I’m 68 years old , I can’t ride with my tail end higher than my hands .
The bike is very twitchy .
I’ve ordered an adjustable stem and a 30mm riser handlebars . I hope the cables are long enough to use both .
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Old 10-11-19, 09:00 AM
  #8  
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I'm nearly 6' 2" and believe current mtb geometry has insanely long effective top tube length. It forces you to sort of lean forward and prop yourself against the handlebar which places strain your hands, arms, and shoulders. Modern geometry 29ers especially also have waaaay too long wheelbases and it feels like driving an 18-wheeler truck. It's better to have shorter ETT and use longer stems if you need that extra reach. The too-long ETT geometry bikes effectively limit your options though.

The too long ETT length combined with the too high headtube also makes current geometry bikes twitchy because it's impossible to get adequate weight on the front wheel especially riding uphill. I absolutely loathe the current "forward geometry" fad.

People have the intuitive sense that sitting more upright on a bike is going to be more comfortable but I've discovered by experience that having the bars much lower than the saddle is desirable because it lowers your center of gravity and allows more weight balance between the wheels. Doesn't that put too much weight on your hands though? No, if your bars are low enough weight comes off your hands and is transferred to your spine, pelvis, legs and feet. This lower position can cause problems for people who are overweight with limited mobility though.

Currently the geometry of bikes is biased toward excessive reach but I prefer the geometry of vintage mtbs with their bias of lower front ends (and rigid forks). The older bikes had shorter ETT. The only liability of first and second generation mtb bikes is their weight, they are usually heavy steel frames. I'm hoping that someday the traditional "square geometry" mtbs make a comeback but with 27.5 wheels and made from lightweight 853 tig-welded steel or carbon.

Last edited by Clem von Jones; 10-11-19 at 09:35 AM.
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Old 10-11-19, 10:34 AM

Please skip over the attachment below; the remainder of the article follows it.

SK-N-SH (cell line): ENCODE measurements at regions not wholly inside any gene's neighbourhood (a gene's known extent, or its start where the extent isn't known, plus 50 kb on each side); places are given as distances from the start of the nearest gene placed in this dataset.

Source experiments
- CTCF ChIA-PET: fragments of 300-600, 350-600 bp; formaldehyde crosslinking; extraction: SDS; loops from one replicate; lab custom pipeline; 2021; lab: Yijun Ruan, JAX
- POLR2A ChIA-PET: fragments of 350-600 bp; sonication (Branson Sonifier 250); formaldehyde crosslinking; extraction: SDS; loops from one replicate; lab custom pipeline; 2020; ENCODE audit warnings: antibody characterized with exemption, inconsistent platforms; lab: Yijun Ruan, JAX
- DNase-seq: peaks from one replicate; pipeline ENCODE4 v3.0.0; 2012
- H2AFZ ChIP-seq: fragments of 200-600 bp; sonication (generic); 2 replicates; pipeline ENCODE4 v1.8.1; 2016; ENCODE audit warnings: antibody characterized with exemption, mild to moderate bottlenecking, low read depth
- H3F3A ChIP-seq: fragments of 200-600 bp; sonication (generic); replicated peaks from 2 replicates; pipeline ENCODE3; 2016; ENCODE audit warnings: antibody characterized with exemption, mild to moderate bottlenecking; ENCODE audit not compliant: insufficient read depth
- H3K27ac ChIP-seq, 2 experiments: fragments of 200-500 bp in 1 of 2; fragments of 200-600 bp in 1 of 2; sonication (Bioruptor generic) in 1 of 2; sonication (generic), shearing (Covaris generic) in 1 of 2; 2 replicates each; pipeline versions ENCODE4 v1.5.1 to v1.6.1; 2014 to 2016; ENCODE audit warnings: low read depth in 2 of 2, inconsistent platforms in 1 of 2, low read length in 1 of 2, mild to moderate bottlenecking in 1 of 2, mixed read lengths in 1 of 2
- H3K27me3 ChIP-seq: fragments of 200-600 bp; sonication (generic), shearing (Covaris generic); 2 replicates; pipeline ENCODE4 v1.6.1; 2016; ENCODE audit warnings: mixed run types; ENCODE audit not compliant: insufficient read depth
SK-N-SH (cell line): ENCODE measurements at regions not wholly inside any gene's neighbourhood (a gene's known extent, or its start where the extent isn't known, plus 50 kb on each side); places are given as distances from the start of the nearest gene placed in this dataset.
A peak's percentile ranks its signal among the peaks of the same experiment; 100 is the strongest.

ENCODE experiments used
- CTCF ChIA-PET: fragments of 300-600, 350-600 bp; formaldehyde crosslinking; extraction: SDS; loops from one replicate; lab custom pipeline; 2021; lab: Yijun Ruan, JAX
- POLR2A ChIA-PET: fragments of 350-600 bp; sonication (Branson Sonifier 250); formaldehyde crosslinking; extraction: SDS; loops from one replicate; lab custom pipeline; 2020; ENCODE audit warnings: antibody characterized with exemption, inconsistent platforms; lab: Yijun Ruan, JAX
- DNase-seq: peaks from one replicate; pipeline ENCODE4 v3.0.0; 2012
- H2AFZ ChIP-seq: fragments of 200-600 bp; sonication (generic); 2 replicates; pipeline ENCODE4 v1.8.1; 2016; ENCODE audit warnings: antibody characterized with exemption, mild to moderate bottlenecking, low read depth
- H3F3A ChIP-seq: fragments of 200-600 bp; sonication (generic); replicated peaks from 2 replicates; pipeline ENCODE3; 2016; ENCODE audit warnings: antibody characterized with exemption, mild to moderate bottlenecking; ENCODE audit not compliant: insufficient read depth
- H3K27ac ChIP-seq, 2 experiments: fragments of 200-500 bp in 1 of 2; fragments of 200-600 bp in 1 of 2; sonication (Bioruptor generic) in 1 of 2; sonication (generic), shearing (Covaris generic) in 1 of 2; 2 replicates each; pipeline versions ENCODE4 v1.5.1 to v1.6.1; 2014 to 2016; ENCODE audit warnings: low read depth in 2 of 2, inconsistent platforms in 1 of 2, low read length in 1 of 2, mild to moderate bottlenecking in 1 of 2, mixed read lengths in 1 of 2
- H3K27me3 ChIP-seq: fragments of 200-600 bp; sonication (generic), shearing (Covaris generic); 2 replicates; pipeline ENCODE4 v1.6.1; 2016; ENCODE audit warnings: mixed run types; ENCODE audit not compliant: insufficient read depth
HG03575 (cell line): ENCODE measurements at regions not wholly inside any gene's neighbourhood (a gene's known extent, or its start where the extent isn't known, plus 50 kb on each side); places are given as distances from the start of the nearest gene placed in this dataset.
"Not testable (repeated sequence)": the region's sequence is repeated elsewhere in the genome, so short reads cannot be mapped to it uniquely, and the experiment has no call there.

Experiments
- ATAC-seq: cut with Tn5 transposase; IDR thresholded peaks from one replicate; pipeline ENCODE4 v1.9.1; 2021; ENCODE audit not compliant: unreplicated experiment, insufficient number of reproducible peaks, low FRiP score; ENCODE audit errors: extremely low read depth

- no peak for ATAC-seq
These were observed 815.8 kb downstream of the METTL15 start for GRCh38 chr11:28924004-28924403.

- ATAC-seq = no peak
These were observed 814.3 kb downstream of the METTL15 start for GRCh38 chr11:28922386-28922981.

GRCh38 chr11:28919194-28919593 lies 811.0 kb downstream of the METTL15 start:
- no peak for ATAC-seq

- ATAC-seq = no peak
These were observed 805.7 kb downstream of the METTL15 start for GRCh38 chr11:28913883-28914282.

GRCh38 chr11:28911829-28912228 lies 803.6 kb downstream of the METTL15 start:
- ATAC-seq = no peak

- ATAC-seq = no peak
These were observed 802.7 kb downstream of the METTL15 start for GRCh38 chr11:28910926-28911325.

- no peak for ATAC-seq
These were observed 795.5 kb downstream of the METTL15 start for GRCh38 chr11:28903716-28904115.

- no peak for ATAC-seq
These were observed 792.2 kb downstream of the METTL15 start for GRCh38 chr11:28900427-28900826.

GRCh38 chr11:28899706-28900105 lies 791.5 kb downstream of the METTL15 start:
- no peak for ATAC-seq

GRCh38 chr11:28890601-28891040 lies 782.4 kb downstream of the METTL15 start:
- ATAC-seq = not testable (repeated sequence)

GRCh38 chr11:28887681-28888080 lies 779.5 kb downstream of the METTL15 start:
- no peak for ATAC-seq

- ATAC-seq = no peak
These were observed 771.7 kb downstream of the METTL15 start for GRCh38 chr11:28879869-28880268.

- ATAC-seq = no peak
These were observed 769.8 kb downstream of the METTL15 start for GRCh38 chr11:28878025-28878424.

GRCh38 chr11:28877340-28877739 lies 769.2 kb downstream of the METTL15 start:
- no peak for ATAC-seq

#9  
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Originally Posted by Clem von Jones View Post
I'm nearly 6' 2" and believe current mtb geometry has insanely long effective top tube length. It forces you to sort of lean forward and prop yourself against the handlebar which places strain your hands, arms, and shoulders. Modern geometry 29ers especially also have waaaay too long wheelbases and it feels like driving an 18-wheeler truck. It's better to have shorter ETT and use longer stems if you need that extra reach. The too-long ETT geometry bikes effectively limit your options though.

The too long ETT length combined with the too high headtube also makes current geometry bikes twitchy because it's impossible to get adequate weight on the front wheel especially riding uphill. I absolutely loathe the current "forward geometry" fad.

People have the intuitive sense that sitting more upright on a bike is going to be more comfortable but I've discovered by experience that having the bars much lower than the saddle is desirable because it lowers your center of gravity and allows more weight balance between the wheels. Doesn't that put too much weight on your hands though? No, if your bars are low enough weight comes off your hands and is transferred to your spine, pelvis, legs and feet. This lower position can cause problems for people who are overweight with limited mobility though.

Currently the geometry of bikes is biased toward excessive reach but I prefer the geometry of vintage mtbs with their bias of lower front ends (and rigid forks). The older bikes had shorter ETT. The only liability of first and second generation mtb bikes is their weight, they are usually heavy steel frames. I'm hoping that someday the traditional "square geometry" mtbs make a comeback but with 27.5 wheels and made from lightweight 853 tig-welded steel or carbon.
Good post . Thanks !
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Old 10-11-19, 02:32 PM
  #10  
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I found that climbing steep hills, if I stall & have to bail by straddling the top tube, it helps if the top tube, on level ground is NOT touching me, cuz on the uphill that bar comes even closer to my crotch. I can't imagine riding a bike that is already touching me up a steep incline
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Old 10-11-19, 08:18 PM
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Originally Posted by kirby999 View Post
Although the dealer is a Specialized dealer , they had very few Specialized bikes in stock . No Rockhoppers or Pitch’s for me to try . I had to order without trying one .